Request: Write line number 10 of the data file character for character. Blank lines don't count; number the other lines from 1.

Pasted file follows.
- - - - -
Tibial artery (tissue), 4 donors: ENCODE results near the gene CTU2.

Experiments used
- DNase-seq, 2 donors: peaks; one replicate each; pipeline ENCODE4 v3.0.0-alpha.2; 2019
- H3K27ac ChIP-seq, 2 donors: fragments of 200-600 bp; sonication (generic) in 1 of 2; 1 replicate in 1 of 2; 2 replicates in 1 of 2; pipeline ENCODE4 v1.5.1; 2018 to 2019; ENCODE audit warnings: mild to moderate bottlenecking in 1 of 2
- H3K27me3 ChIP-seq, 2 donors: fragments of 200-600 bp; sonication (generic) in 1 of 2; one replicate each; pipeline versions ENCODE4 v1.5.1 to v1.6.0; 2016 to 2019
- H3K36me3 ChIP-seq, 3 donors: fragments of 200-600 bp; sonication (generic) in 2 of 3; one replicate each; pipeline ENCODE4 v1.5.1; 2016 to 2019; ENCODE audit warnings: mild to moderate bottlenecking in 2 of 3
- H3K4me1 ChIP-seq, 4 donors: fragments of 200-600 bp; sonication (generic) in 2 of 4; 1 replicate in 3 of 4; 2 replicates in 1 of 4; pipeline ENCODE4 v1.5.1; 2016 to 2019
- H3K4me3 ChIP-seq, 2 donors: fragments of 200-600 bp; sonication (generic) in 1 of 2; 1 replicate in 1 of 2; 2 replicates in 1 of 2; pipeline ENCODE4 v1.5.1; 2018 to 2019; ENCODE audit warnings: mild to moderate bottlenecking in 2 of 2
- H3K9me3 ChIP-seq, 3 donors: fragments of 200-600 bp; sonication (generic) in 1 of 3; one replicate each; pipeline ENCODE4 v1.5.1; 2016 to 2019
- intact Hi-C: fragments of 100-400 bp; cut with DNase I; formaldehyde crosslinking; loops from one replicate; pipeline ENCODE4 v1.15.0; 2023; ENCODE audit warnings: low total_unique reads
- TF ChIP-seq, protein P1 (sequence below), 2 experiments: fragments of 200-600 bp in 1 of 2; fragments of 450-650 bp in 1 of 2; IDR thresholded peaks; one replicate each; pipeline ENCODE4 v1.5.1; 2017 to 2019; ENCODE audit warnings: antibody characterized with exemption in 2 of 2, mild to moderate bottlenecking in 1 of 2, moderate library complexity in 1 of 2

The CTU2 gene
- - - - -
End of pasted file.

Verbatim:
- intact Hi-C: fragments of 100-400 bp; cut with DNase I; formaldehyde crosslinking; loops from one replicate; pipeline ENCODE4 v1.15.0; 2023; ENCODE audit warnings: low total_unique reads